3.1.5.1. Imaging of upper urinary tract (computed tomography [CT] or intravenous urogram [IVU]) is indicated if a patient has tumors located in the trigon, multifocal or high-risk tumors (see item 3.2.3) [10],[11] (EL-3).

3.1.5.2. CT abdominal/pelvis or magnetic resonance imaging and chest X-ray or CT chest are indicated for staging of muscle invasive bladder tumor.

3.1.5.3. Bone scan is only indicated if a patient is symptomatic or if elevated alkaline phosphatase.

The risk stratification for nonmuscle invasive bladder cancer (NMIBC) depends on the following factors: Tumor stage, grade, presence of carcinoma in situ (CIS), number of tumors, tumor size, and prior recurrence rate: [12]

3.1.6. Low-risk NMIBC (low-grade Ta with tumor size <3 cm).

3.1.7. Intermediate risk NMIBC (low-grade Ta with either multifocal disease or with tumor size >3 cm or recurrence at 3 months).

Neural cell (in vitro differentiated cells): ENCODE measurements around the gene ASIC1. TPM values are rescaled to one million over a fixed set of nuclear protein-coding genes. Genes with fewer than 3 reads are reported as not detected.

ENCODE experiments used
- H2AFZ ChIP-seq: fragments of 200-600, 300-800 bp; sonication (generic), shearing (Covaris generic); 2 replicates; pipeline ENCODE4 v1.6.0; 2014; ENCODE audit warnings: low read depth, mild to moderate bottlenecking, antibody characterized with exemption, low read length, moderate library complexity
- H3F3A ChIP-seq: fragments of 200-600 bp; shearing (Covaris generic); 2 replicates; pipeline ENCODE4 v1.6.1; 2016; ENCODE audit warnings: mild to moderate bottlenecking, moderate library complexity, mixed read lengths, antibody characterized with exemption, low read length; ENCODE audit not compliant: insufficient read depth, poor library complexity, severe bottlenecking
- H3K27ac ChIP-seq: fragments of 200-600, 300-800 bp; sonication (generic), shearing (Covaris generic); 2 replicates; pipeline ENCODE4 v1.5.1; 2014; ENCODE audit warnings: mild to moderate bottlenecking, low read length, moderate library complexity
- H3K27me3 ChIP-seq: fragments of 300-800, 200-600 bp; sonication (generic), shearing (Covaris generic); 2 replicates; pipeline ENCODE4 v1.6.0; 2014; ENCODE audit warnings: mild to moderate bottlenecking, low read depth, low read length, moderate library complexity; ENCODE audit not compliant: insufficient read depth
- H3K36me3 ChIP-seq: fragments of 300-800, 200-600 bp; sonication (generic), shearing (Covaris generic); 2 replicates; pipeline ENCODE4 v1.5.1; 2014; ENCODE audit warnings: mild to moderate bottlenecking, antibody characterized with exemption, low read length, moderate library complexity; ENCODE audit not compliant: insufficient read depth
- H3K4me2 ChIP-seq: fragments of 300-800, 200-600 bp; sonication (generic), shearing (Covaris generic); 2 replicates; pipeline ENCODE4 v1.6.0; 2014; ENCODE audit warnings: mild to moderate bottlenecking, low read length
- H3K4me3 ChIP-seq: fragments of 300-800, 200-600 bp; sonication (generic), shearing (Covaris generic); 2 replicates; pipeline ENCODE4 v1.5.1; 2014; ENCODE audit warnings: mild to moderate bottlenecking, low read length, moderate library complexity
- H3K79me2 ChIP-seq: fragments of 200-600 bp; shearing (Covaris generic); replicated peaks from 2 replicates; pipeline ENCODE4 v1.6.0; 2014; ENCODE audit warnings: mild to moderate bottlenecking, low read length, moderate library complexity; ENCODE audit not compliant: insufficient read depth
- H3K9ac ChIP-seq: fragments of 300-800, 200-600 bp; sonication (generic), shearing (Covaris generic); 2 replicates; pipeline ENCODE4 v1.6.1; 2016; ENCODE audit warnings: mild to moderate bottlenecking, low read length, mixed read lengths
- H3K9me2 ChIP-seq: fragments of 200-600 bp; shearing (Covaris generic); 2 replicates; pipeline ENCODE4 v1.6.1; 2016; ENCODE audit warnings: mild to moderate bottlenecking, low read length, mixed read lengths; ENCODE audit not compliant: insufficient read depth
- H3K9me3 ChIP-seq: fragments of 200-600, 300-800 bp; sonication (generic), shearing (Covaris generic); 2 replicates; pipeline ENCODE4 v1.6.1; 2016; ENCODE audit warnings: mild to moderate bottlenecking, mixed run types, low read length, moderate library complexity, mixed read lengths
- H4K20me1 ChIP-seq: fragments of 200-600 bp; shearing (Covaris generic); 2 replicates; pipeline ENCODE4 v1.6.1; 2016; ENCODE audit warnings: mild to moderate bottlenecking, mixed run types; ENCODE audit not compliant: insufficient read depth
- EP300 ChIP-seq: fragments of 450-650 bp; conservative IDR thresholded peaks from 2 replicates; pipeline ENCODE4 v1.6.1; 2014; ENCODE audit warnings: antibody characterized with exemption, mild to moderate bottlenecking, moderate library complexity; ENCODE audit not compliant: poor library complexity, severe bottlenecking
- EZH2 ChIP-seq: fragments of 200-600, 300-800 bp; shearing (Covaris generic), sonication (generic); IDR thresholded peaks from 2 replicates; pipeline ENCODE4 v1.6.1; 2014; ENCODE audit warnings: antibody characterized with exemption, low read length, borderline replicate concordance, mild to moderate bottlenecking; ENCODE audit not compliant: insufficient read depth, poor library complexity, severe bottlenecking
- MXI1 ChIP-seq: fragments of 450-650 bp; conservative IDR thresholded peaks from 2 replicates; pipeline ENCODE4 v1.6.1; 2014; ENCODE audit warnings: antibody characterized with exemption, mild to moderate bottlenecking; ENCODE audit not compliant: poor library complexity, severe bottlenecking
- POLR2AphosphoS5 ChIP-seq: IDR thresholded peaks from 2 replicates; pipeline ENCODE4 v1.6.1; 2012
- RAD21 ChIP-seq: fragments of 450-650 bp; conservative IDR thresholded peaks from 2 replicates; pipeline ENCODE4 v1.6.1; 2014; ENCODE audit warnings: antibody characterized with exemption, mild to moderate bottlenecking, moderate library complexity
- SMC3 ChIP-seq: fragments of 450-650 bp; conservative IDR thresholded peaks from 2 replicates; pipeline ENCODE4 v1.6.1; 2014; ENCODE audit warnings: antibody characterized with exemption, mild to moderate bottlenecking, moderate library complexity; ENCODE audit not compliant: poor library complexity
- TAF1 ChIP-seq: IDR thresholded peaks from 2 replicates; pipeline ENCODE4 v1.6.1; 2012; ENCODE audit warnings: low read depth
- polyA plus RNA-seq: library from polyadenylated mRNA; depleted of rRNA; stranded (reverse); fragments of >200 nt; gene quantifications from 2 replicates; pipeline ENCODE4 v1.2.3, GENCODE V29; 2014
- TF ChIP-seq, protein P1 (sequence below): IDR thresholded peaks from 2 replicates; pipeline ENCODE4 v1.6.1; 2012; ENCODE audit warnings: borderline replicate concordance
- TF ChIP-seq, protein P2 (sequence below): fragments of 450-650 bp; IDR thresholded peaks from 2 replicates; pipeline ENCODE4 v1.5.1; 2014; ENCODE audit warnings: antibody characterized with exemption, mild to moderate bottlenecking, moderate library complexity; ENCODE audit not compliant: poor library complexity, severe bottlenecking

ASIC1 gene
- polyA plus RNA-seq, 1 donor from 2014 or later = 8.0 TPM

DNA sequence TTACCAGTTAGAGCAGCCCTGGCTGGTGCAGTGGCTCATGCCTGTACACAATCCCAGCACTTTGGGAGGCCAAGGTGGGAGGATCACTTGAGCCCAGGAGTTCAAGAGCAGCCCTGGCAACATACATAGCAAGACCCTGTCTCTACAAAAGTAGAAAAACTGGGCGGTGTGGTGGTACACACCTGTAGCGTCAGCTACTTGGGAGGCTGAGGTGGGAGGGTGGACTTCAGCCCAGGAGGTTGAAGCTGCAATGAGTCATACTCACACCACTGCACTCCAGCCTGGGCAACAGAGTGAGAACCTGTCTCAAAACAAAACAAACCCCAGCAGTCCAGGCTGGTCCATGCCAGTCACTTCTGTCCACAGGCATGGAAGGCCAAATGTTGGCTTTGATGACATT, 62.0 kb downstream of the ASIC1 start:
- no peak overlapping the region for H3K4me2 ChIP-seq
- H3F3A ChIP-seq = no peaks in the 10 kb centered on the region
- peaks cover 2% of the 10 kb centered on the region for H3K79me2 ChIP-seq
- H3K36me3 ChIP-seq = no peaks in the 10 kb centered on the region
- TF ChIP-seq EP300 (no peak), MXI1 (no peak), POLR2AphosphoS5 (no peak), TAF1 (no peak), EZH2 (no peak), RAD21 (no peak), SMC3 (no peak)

3.1.8. High-risk NMIBC (high-grade Ta, all T1, CIS).

3.1.9. Utilization of nomograms and risk calculators is encouraged for more objective risk assessment. [12]

4. Management of NMIBC

4.1. Intravesical therapy

4.1.1. Low-risk tumors: A single immediate postoperative instillation of mitomycin C or doxorubicin within 24 h (preferably within 6 h) if no suspicion of bladder perforation should be considered. [13] (EL-1).

4.1.2. Intermediate risk: It is recommended to give single immediate instillation of chemotherapy followed by induction and maintenance bacille Calmette-Guerin (BCG) for 1 year {Oddens, 2013 #66} [14],[15] (EL-2).

4.1.3. High-risk

4.1.3.1. Referral to higher centers should be considered.

4.1.3.2. CIS:

4.1.3.2.1. It is recommended to give induction intravesical BCG plus maintenance for at least 1 year [14],[15],[16]. (EL-1).

4.1.3.2.1.1. Assess response at 3 months, if no response; additional 6 weeks course of BCG, If no response on biopsy at 6 months radical cystectomy is recom mended. [17],[ 18]

4.1.3.3. Multiple high-grade Ta - T1:

4.1.3.3.1. It is recommended to repeat TURBT at 2-4 weeks, after initial resection.

4.1.3.3.2. Intravesical BCG induction plus maintenance for 1-3 years [15] (EL-1).

4.1.3.3.3. Immediate radical cystectomy can be considered for the highest risk patients (T1 high-grade with or without CIS) [19] (EL-3).

4.2. Treatment of intravesical therapy failure: